The Giver was one of the novels that my year 7 teacher read to us in the morning before maths. She had a wonderful story-teller voice and always held our attention, and because of this the three books she read that year have remained with me as major literary memories. The Giver was the first novel to really affect me and make me think about life. Watership Down was very touching and made me cry in moments, but moments from The Giver stuck with me for hours, days or even weeks and made me really ponder humanity. I read it again a couple of years ago, and while it didn’t have as much impact as that initial reading, it was still one of those books that stops you in your tracks and you can’t put down.

3. Hatchet by Gary Paulsen

All you need is a hatchet 🙂

In hindsight I know why our teacher chose to read us Hatchet – to teach us about survival and make us imagine what we would do in an extreme situation,  and make us thankful for what we have – but at the time we kids didn’t think too deeply into it, we just thought it was wicked! As soon as we finished it in class I went to the library to find the follow-up books: Hatchet : Winter, The Return, and Hatchet : the Call. I loved them all, but the original is still the best. I have read it a couple more times since and it’s always an exciting and riveting read, even though I know the end :P.

4. Shiloh by Phyllis Reynolds Naylor

I want a Shiloh!

Awwww Shiloh! This book started my love for beagles – I wanted a cute little beagle so much after our teacher read this, and I still love the breed (I often get told off at airports coz I want to pat the sniffer dogs :P). Another really touching and tear-jerking book – even worse if you see the movie! – and about a classic theme – the love between a boy and his dog.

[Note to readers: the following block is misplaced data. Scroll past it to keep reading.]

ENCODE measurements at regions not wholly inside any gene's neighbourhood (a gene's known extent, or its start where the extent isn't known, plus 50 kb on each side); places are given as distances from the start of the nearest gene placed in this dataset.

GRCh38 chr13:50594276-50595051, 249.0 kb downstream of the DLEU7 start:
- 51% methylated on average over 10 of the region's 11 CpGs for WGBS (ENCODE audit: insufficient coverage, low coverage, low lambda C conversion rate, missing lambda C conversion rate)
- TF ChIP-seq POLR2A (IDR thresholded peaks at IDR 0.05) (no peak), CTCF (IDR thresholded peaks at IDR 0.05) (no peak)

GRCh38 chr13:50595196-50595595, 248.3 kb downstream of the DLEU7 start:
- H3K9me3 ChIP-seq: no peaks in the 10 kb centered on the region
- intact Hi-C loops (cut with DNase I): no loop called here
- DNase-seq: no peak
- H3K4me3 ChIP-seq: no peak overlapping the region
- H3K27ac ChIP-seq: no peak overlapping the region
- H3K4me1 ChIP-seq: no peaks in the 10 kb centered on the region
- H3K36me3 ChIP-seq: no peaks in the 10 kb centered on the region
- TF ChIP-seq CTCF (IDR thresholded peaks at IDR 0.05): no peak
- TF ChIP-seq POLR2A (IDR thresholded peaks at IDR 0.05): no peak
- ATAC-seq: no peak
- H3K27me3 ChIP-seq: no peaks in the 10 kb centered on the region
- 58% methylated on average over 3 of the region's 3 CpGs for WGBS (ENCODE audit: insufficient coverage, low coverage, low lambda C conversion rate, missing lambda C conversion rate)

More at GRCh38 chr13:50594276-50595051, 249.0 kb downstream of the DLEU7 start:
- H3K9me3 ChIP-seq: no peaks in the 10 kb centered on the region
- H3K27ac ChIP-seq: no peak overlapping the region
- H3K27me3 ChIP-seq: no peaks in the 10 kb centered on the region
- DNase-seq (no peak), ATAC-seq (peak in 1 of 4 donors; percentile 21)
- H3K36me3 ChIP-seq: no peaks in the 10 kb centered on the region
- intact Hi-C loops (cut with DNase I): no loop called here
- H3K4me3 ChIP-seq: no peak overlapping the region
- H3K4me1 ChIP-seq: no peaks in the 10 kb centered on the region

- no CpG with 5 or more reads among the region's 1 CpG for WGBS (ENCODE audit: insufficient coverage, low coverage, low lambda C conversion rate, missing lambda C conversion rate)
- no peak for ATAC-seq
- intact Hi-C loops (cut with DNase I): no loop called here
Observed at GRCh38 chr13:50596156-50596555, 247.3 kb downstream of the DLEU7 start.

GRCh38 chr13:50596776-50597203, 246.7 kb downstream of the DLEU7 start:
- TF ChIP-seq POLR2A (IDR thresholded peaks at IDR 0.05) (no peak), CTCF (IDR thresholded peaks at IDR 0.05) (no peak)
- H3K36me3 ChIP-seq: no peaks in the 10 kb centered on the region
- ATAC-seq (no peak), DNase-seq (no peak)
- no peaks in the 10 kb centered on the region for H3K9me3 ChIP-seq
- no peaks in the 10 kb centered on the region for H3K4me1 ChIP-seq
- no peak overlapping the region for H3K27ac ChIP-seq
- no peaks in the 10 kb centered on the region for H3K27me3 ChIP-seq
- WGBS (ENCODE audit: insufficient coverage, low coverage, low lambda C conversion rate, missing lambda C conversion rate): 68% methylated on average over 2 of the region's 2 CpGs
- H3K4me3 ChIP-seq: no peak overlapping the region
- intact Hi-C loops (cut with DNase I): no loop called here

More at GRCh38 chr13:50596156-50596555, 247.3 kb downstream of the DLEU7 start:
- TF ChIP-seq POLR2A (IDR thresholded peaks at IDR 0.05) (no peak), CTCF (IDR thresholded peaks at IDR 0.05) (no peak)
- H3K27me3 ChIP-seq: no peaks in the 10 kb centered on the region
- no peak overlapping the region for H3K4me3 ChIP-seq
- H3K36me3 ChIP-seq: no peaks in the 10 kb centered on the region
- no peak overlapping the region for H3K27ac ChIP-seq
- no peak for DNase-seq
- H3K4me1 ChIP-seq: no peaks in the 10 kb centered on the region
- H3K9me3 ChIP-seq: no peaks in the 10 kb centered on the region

5. Sly Old Lockjaw Croc by Marcia Vaughan

Wham bam. Pass the jam. Oh, what a hungry croc I am!

This is the first book I remember making any and every adult who happened to be in the area read over and over. It’s a Cocky’s Circle Little Book, which for anyone not in Australia is a series of books for young children that could often be found near the checkout in supermarkets (perfect for impulse buys fueled by whining and big wide eyes – after all what parent can say no to a book?). The story is very fairy-tale-big-bad-wolf-esque except from an Australia point of view. Basically Sly Old Lockjaw Croc is a crocodile with an insatiable hunger which he tells all his friends about…before he eats them. It’s ok though, like all good Big Bad Wolf stories in the end he’s forced to open up and all his mates come out unscathed :). Awesome.
Sorry bout the dodgy pic – it was the best one I could find O.o

6. Anything by Morris Gleitzman

King of hilarious titles